The Glasgow Tax Forum meets in central Glasgow each month from October through May. Enquiries about the Forum should be directed to Jillian McAulay at email@example.com.
The speakers during the 2017/18 session included Stuart Brodie on ‘Brexit/ indirect tax matters’ and Michael Hepburn on ‘Employment Taxes’. In December John Cullinane (CIOT) and Charlotte Barbour (ICAS) spoke on ‘Professional conduct/ institute updates’. Other meetings covered the ‘Scottish Budget’ by Avril Campbell (Revenue Scotland) and James McLellan (Scottish Government), ‘Making Tax Digital’ by HMRC, ‘Tax Enquiries’ by Johnston Orr and Greg Hinks, and the ‘ICAS Spring Update’ by Philip McNeill.
In the new session beginning in October, Martyn Shaw will speak on ‘Pensions’, Craig French on ‘US tax reform’, and Stuart Brodie on ‘Brexit’. ‘Recovery of tax, limitation and change of position’ will be covered by Gordon Watt, and ‘Private clients’ by Gregor Mitchell. In addition, there will be a meeting devoted to capital allowances and another to the ICAS Spring Update.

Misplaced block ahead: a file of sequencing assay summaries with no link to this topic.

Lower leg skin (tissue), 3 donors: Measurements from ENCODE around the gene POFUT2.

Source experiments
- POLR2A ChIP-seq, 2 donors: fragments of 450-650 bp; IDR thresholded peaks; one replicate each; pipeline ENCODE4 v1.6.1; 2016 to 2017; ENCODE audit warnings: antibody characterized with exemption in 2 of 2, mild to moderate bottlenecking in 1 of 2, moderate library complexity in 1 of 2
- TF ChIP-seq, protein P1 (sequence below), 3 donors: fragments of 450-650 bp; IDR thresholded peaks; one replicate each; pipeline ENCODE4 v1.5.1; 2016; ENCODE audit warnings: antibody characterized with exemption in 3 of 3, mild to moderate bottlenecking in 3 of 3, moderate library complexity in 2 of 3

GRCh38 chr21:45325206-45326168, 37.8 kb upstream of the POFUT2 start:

The Aberdeen Tax Discussion Group meets in central Aberdeen, mainly during the winter months. Details can be obtained from Lindsey Stewart CA at firstname.lastname@example.org or on 01224 263831.
During this past season, Graham Whiley has spoken on ‘Employment Taxes’, Callum Wilson on ‘Incorporation Considerations’ and Martin Bell on ‘Corporation Tax’. Charlotte Barbour delivered a ‘Topical Tax Update’, and Martin Findlay spoke on the ‘Finance Bill 2018’.
On 4 June Moira Kelly will speak on ‘R&D from an Aberdeen Perspective’. Meetings being planned from October onwards are likely to include ‘Tax Cases’ by Charlotte Barbour and presentations on inheritance tax, corporation tax, VAT, employment taxes and the Finance Act 2019.
The Scottish Borders